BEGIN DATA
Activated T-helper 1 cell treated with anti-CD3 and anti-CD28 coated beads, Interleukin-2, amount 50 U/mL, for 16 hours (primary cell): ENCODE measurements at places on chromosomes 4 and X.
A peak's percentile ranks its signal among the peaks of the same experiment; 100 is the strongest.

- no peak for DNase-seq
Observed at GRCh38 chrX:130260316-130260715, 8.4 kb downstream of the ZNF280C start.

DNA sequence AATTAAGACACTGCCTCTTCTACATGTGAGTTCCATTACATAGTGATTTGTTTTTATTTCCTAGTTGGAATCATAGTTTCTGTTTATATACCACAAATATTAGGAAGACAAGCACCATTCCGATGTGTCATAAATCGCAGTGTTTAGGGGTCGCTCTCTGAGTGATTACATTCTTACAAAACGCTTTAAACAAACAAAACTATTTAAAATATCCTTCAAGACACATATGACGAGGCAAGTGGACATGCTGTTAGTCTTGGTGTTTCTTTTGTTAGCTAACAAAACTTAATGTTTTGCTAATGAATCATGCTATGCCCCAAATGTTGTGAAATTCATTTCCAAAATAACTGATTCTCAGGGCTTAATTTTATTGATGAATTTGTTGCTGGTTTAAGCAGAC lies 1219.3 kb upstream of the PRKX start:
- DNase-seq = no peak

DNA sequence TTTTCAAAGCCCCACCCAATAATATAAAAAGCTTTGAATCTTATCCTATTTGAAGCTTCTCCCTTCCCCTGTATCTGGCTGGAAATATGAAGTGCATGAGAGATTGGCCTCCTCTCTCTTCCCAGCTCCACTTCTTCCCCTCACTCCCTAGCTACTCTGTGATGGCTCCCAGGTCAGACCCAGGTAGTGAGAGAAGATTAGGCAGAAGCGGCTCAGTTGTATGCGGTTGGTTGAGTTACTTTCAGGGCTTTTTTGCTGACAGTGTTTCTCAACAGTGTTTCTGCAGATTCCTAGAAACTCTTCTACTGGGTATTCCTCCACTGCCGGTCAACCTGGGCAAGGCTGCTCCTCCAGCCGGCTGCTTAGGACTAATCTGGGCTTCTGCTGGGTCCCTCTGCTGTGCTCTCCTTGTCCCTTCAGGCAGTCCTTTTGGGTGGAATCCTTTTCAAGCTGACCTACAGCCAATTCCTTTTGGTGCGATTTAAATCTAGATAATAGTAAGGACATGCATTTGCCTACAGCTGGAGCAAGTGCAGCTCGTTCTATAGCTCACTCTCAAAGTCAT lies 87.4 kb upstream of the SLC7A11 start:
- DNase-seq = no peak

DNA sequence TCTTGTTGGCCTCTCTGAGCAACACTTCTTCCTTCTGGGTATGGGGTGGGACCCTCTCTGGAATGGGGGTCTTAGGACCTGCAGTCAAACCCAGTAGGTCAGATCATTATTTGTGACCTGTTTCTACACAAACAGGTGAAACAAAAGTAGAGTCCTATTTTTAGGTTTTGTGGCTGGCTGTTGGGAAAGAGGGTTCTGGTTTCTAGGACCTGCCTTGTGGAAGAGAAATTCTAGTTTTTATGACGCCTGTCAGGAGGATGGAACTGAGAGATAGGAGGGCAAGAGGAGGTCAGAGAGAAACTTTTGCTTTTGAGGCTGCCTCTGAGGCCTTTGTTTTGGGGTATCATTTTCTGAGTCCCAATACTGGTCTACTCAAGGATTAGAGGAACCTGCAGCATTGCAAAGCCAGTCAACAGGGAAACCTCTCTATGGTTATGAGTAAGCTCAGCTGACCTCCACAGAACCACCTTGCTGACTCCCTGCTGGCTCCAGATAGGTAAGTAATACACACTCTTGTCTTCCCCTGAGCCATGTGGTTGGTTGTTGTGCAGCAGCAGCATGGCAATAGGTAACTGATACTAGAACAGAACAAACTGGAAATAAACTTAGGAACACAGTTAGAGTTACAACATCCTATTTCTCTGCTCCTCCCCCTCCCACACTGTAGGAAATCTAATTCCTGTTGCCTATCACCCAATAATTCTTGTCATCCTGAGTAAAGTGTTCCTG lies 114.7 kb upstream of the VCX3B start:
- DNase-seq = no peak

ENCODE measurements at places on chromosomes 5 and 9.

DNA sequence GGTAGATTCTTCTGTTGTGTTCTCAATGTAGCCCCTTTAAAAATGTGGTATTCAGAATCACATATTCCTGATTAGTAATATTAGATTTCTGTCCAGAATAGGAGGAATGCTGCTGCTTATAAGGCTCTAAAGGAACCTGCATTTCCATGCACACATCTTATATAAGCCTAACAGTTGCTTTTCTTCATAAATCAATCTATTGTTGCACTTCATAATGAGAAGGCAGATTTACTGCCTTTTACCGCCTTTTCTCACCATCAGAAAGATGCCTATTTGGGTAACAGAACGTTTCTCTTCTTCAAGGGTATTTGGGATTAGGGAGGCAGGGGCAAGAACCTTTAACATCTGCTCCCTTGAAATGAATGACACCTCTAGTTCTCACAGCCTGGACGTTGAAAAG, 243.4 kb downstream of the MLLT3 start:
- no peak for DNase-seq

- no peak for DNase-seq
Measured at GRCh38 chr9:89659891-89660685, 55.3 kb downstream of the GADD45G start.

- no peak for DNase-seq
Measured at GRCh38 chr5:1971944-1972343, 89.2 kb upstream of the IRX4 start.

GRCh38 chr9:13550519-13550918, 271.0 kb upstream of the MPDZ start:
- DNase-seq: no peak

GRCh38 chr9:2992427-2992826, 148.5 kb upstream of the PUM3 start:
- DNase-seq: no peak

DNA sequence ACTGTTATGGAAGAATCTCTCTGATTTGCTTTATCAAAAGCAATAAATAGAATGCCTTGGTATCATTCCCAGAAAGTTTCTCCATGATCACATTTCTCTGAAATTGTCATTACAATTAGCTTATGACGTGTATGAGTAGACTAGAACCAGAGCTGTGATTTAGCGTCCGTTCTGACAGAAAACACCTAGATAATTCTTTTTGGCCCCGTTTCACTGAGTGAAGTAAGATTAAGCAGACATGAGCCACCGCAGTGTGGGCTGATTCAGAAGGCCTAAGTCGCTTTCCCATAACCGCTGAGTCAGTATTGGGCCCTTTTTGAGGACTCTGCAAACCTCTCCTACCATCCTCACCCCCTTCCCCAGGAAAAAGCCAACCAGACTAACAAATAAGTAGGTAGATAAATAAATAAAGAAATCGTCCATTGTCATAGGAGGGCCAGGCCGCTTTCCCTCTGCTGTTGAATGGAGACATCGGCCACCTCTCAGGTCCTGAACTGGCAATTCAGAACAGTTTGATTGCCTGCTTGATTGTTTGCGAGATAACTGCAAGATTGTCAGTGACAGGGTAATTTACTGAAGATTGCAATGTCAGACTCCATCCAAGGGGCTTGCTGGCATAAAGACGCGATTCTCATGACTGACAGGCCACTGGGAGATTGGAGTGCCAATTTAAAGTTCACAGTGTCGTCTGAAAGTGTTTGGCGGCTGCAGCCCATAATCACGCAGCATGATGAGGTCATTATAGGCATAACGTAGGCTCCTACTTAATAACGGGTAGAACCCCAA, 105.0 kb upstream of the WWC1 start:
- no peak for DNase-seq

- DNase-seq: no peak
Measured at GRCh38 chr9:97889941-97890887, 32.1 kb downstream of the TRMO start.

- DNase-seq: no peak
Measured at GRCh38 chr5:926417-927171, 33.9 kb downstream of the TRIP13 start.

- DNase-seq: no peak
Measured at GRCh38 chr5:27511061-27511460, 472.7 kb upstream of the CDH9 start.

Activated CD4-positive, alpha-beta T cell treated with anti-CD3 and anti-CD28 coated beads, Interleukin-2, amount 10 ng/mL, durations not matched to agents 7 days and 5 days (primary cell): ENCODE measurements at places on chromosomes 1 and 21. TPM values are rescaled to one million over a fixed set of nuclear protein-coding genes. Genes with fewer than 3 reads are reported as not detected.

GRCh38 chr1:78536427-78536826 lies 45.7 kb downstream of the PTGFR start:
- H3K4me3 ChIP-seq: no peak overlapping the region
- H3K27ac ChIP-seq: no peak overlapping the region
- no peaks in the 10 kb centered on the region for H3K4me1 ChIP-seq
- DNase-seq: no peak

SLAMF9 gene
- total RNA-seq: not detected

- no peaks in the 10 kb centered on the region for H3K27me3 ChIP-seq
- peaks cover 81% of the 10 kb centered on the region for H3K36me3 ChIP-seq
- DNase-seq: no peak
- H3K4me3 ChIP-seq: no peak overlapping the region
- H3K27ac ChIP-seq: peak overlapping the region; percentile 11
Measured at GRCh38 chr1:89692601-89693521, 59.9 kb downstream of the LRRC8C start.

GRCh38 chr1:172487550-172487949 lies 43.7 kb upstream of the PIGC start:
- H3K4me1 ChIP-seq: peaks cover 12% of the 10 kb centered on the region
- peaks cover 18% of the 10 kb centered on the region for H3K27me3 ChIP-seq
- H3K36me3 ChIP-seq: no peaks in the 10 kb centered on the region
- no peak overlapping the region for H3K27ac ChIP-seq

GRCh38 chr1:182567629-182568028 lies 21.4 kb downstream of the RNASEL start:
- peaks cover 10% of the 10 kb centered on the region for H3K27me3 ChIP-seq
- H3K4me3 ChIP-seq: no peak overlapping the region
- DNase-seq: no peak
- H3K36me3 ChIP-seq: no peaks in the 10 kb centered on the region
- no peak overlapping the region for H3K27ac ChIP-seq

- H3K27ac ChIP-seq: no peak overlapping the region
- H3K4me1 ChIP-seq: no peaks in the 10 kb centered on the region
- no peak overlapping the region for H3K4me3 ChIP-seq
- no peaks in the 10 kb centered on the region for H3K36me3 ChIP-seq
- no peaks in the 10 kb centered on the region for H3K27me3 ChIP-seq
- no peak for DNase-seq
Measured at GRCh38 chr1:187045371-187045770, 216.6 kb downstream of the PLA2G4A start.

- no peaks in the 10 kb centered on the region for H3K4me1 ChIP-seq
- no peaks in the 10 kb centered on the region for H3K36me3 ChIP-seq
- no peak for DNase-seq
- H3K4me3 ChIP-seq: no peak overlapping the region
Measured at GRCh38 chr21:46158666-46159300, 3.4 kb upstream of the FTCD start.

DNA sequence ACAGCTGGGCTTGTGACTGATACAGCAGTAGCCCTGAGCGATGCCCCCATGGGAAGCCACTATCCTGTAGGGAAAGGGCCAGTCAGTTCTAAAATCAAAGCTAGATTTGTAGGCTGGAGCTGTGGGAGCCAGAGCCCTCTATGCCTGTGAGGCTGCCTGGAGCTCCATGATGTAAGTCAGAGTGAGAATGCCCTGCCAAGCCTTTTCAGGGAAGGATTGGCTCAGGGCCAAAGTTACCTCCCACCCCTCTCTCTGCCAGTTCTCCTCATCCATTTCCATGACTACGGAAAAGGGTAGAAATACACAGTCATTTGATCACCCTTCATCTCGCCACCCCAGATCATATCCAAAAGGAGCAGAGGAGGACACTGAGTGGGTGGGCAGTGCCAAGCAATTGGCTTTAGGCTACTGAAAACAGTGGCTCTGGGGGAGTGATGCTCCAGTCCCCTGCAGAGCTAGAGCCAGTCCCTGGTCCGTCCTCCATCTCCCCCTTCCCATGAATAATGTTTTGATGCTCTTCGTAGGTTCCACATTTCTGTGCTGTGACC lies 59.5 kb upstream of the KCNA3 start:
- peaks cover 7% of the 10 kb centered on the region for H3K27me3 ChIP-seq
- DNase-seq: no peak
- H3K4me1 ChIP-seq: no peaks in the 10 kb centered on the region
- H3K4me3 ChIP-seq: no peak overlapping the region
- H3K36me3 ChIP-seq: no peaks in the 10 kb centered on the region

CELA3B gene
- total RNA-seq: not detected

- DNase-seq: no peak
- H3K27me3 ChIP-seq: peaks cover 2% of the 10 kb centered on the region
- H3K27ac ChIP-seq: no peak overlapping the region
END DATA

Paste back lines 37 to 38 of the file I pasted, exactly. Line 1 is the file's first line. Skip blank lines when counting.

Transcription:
- total RNA-seq: not detected

- no peaks in the 10 kb centered on the region for H3K27me3 ChIP-seq